Thursday, May 11, 2006


Last night was the grandchildren's "kindergarten graduation." And that means I'm about to get in trouble because of this post.

I've never been a fan of other-than-high school graduation. To me, calling any kind of schooling completion and advancement by the term "graduation" is a silly ... and potentially dangerous ... thing to do.

Okay, maybe "dangerous" is too strong a word. Maybe.

You see, I think the whole purpose of calling "kindergarten graduation" by the term "graduation" is to make people feel good about it.

That's a load of crap. Calling it "graduation" simply to make them feel good about it, that is.

"Why?" you ask. Simple. It cheapens high school graduation.

I remember when my sisters "graduated" from middle school. They called it that. And that was a load of crap then. And it's a load of crap now.

When finishing a school bloc ... like kindergarten, elementary school, and middle school ... means graduation, that means that graduation is nothing more than finishing the current bloc.

And that cheapens graduation.

Graduation should be the conferral of a degree or diploma marking completion of studies. Not the completion of a step in a gradual process. Graduation should be the completion of the process, not a step in the process.

Graduation should be a special event, signifying an actual accomplishment. Like finishing school.

Okay, yes, the grandchildren were happy and the parents were happy and the grandparents (including me) were happy and happy for them. But I'm worried about the happiness being spread out over 12-13 years. It should be saved up and enjoyed at high school graduation.

If you want to make the little ones and their parents happy, tell them they are "promoted."

I never undersood why "promotion" wasn't good enough. Maybe some of the parents don't understand "promoted" because they never got promoted? Gosh, it must be a tough world behind the counter at McDonald's, huh.

But you can make the little ones happy by telling them that "promotion" is important, and gets them closer to graduation. But they should understand that graduation comes after the 12th grade. You don't get promoted after that. You graduate. And then go to college. Or go to work. Or keep dealing drugs. Or whatever.

In a couple of weeks, the Wife and I are traveling to Tennessee to witness a niece's graduation. And it's a real graduation. She's finishing high school. We're proud of her, and we're looking forward to the trip.

But about last night, I'm happy for the grandchildren. I really am. I just hate that the importance of their high school graduation is being cheapened. And that most parents and grandparents are playing right along.


  1. I totally agree with you. Look at all the money the stores who sell the items for graduations make!

  2. i graduated from kindergarten AND high school. i don't think that my graduation from kindergarten in any way made my high school graduation cheap. oh and life behind the counter of the subway is just fine with me, promotion or no.

  3. See, I told y'all I would get in trouble over this post!

  4. No kidding. And even more touchy feely meaningless bs is happening here.

    We just received a note from school informing us that we needed to "write our daughter a love letter" to help boost her self esteem. *All* parents of 3rd graders are supposed to do it. Complete and utter crap, IMO...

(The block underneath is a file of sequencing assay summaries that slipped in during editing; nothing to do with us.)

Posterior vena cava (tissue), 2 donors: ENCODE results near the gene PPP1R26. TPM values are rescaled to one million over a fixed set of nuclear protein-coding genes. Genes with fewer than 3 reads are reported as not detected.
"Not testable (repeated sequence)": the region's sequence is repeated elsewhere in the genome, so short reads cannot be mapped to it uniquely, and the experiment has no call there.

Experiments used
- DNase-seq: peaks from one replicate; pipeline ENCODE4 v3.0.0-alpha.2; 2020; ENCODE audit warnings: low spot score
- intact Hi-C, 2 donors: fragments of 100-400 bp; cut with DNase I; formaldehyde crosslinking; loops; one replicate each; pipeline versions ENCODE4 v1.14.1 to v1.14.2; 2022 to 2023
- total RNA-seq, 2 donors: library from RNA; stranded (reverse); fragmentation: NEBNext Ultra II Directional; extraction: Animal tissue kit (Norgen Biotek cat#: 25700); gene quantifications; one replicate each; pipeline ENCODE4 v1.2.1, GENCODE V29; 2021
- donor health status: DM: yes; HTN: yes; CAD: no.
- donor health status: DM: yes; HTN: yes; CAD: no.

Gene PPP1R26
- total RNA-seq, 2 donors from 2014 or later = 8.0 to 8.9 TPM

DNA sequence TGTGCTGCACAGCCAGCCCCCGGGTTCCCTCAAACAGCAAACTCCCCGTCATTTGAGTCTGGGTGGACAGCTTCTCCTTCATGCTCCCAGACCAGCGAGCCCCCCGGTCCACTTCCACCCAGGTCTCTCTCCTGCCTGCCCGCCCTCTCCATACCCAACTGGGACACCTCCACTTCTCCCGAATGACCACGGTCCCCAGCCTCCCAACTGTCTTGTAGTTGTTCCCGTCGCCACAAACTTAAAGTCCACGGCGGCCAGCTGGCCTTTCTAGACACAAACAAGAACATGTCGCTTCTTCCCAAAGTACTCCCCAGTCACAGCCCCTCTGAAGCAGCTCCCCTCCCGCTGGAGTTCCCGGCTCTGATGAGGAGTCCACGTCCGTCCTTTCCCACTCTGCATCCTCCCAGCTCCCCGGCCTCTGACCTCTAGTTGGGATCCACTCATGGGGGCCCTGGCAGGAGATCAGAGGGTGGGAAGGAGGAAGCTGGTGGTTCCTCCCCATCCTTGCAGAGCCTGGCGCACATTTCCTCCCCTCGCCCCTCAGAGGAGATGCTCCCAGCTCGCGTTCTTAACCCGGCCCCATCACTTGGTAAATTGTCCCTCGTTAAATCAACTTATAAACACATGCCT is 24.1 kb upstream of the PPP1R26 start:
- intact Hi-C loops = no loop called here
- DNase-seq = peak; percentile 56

(Oh, and thanks for the link the other day. :-)

  5. Basil, when the "graduation" was over, did the kids receive a standing ovation? The reason I ask is I've seen a lot of this in the past few years (school concerts, "graduations", etc.).

  6. Mike:
    No, they didn't. But yeah, that seems the way lots of things go. I'm all for offering a standing ovation for outstanding things, but so many times it seems to be "expected" ... cheapening the truly deserved ones.

    It doesn't surprise me that it's happening in places. The way to let a child know they are loved is to show them and tell them, not some silly "homework" assignment.

  7. Hypocritical as it sounds, I agree BUT I purchased all of my son's Kindergarten portraits. And plan on filming it. And weeping. So when you think about it, it's a great opportunity to release all of the pent up emotion...or is that just me? NEVERMIND.

  8. no tish it's not just you, i had all those emotions too. i just hope my kids grow up smart enough to enter the community college, or any college of their choice.

  9. Snuffie: Hey, I KNOW your kids, remember?

    They're already smart enough.

  10. Today's state standards for kindergarten contain the skills you probably learned in first or second grade. A child of five or six must learn to follow rules, get along with others, curb impulses, learn to be organized, learn to tie shoes, to memorize address, phone, shapes, colors, the letters, their sounds, how to write them, how to combine them to make words, to write in sentences with correct punctuation, how to read, to use numbers, how to tell time, how to count money, to add and subtract and etc.

    Think about it, your grandchild can read and write. S/he has learned the skills in kindergarten that s/he will build upon to get through twelve more years of school. This is a huge accomplishment for this child. His/Her hard work should be celebrated! Show me any other school year that accomplishes more?

    Positive experiences in the beginning promote a love of learning in the young child. Your grandchild's special memories of his/her graduation day (assuming he/she never sees your posts), is a step toward high school graduation. Celebrate your grandchild and stop worrying about what the ceremony is called. This child will only be little once and should be given the opportunity to feel honored by his/her family and teachers.


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